So now, it’s your chance to try
some integration with substitution.
You may be thinking that this is
getting fairly complicated calculus.
But remember that you are developing
extremely strong analytical skills.
You are developing extremely
strong problem solving skills,
which as medical students, you
will need all through your course.
You are looking at finding
areas under curves,
and although these curves look very
complicated and very mathematical,
this is a skill that you will be able to use
at any point within your medical field.
So, let’s now try and have
a go at this exercise.
I’ll give you some time to do this and
then we’ll go through this together.
Let’s look at our first example
that we set for you to do.
We have then an example
fairly similar to this,
but we’re asking you now
to use substitution.
So, the first example states that you
have x that’s been multiplying with
2x squared minus 5 to
the power of 3 dx.
If we use substitution,
go for the more complicated part of this
integral and make a substitution for that.
So you can say here, let u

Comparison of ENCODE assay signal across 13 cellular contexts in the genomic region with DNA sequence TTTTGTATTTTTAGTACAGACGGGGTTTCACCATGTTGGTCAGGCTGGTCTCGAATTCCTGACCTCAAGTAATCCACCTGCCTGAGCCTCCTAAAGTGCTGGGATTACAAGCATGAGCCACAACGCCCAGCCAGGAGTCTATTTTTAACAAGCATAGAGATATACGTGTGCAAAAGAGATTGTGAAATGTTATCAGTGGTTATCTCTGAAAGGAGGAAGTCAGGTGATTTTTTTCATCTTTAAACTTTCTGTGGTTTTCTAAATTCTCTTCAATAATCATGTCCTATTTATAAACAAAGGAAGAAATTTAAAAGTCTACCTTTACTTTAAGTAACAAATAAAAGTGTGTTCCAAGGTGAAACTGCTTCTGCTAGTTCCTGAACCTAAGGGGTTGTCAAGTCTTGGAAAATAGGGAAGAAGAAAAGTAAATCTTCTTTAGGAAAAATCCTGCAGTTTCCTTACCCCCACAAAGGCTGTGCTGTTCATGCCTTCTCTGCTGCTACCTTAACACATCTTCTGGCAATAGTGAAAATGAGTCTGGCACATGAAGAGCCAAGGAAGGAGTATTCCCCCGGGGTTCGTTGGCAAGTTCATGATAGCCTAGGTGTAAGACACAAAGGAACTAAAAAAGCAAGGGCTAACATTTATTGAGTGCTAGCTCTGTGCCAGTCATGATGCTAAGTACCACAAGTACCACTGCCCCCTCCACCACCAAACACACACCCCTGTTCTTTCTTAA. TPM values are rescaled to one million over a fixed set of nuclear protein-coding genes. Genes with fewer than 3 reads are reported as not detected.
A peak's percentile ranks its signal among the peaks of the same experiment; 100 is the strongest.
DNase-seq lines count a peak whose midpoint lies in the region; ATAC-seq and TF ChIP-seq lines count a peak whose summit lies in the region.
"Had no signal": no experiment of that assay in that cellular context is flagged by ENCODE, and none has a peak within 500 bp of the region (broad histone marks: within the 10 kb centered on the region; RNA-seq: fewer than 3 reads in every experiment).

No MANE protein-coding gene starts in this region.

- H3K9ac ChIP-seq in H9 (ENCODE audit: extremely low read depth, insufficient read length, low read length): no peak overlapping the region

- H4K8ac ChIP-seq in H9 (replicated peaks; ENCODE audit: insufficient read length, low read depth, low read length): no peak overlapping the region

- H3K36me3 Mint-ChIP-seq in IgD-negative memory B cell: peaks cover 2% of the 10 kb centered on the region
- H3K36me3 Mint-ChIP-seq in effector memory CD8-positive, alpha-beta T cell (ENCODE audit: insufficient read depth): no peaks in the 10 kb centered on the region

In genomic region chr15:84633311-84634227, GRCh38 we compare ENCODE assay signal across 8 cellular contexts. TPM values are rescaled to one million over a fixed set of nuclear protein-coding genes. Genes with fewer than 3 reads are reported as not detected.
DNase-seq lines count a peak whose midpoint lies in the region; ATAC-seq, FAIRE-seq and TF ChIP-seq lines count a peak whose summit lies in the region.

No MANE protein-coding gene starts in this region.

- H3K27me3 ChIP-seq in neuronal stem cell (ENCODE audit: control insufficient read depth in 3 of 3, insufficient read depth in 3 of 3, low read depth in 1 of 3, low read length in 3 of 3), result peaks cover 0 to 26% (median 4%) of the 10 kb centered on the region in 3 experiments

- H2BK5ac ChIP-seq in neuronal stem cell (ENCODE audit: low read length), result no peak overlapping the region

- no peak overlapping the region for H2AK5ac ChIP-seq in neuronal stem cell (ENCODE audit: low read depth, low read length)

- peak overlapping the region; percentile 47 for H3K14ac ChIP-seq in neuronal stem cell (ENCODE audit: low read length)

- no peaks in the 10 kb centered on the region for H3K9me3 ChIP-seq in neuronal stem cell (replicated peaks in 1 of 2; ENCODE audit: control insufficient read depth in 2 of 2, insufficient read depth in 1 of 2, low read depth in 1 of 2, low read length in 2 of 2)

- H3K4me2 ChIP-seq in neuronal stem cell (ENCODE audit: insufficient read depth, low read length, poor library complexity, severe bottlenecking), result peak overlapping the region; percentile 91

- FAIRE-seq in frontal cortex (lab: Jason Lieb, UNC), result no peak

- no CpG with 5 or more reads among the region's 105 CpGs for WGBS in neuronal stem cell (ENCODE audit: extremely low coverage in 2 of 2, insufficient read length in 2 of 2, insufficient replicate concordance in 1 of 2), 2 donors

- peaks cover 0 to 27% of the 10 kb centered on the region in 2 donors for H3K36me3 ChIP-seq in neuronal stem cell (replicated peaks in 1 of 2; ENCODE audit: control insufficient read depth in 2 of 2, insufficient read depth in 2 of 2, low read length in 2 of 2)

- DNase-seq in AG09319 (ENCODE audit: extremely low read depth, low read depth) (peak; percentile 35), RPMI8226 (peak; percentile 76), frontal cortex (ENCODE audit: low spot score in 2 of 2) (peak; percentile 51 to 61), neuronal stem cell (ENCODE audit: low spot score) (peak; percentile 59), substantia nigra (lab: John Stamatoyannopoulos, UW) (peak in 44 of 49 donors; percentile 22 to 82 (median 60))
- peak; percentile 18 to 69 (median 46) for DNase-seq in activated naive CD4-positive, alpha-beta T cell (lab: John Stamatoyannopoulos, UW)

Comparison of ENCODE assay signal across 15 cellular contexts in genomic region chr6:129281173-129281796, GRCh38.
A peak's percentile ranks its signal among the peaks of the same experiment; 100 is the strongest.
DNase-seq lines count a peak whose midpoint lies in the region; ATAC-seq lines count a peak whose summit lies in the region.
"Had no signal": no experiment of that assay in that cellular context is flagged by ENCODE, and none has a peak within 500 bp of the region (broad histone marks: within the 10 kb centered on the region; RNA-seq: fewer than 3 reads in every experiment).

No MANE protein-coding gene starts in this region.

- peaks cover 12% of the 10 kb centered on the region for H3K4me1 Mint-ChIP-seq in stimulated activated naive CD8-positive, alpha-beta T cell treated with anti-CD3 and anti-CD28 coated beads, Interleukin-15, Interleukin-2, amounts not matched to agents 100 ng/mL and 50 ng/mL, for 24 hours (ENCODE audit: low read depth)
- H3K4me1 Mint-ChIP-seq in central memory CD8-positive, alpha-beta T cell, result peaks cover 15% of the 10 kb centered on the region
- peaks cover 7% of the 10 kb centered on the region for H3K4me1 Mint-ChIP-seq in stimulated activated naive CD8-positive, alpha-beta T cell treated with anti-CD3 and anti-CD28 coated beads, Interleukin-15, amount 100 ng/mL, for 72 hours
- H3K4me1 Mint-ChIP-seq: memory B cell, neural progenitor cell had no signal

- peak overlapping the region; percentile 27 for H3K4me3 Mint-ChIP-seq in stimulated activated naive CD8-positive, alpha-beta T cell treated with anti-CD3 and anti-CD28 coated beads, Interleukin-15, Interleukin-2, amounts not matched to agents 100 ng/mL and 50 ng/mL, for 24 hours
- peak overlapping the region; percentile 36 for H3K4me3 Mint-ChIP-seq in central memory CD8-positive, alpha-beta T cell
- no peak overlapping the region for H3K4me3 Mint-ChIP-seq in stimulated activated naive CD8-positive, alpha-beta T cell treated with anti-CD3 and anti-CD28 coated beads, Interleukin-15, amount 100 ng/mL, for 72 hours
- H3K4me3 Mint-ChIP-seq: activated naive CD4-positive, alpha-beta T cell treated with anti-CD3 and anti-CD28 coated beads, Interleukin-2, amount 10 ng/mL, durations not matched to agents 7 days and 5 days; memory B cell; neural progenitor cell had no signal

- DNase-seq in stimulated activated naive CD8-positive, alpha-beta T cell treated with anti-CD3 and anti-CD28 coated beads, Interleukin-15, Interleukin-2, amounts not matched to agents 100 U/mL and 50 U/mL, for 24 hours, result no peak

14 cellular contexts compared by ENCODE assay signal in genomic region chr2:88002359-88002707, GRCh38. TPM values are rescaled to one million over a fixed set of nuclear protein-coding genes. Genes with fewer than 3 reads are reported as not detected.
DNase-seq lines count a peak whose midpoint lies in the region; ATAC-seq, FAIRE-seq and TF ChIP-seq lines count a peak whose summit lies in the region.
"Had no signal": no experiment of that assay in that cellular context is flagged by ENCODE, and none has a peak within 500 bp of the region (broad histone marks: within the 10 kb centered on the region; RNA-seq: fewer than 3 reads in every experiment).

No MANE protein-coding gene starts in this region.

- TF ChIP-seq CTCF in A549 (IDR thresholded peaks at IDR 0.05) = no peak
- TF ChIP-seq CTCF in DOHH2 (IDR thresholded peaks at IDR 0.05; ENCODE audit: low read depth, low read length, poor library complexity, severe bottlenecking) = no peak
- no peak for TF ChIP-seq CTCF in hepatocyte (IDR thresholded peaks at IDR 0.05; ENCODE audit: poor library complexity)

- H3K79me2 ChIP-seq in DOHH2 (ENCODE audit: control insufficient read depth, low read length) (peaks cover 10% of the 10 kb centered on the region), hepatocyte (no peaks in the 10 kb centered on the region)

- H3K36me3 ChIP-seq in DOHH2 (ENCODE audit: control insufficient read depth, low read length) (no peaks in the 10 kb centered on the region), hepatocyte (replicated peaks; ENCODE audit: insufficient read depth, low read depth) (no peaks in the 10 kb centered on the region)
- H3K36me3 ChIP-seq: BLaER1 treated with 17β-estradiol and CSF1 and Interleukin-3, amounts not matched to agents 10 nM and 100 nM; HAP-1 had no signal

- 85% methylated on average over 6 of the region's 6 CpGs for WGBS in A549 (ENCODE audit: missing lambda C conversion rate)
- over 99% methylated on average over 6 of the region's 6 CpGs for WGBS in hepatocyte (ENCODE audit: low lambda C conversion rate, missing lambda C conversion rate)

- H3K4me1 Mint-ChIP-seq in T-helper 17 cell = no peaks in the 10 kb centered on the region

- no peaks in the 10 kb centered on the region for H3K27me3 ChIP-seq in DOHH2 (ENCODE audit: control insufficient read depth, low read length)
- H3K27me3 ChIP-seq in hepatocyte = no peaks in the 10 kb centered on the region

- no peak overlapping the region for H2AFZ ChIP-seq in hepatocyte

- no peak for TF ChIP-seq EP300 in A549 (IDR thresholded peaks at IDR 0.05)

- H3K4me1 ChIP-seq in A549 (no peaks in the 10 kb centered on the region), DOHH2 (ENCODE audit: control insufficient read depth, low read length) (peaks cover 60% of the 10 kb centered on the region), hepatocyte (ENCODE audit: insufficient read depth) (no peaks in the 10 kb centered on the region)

equals to 2x squared minus 5.
So just the inside part here.
We can now replace this with x,
and then that becomes u to the power of 3,
because I’m saying that all of this is u,
and then I still
have dx at the end.
Remember the second
step from the example.
You now want to change your dx.
So, when we change our dx, we
need to do du by dx equals to 4x.
Rearrange to get dx by itself.
So, du over 4x equals to dx.
Let’s replace our dx.
We’ve got x multiplied by u cube,
and then you have du over 4x.
So from here, and good things are
happening, the x is cancelled out.
Leaving you with a nice, easy integral,
we have u cubed over 4
and the integral, du.
Now, the 4 at the bottom of that
confuses you, it’s just the number,
you can take it out as a fraction
outside of the integral.
So, we have u cubed du.
nd now when we integrate, we have no
limits to change, so that’s good news.
We have 1 over 4.
Add 1 to the power,
and add 1 to the power, I mean,
u to the 4 divided by 4.
You can rewrite this
as u to the 4 over 16.
Very last bit, and I remember,
that the question asks you the
question in terms of x’s.
We can now change this
in terms of x’s again.
So we said that u was
2x squared minus 5.
So we can rewrite this u as 2x squared
minus 5 to the power of 4 over 16 plus c.
Let’s now look at our next example.
You can see that it looks
We have cos and sine and
we have square roots.
But let’s see if we can try
and make it easier now
by using some sensible
So the question is asking us to find
square root of 5 cos(x) minus 1
multiplied by sine(x)dx.
Now, I sense that we’ll be doing a lot
of trig differentiation and integration.
So let’s just write
that out here.
Sine goes to cos,
differentiates to cos, and
cos differentiates to -sine.
And similarly, if you want to integrate,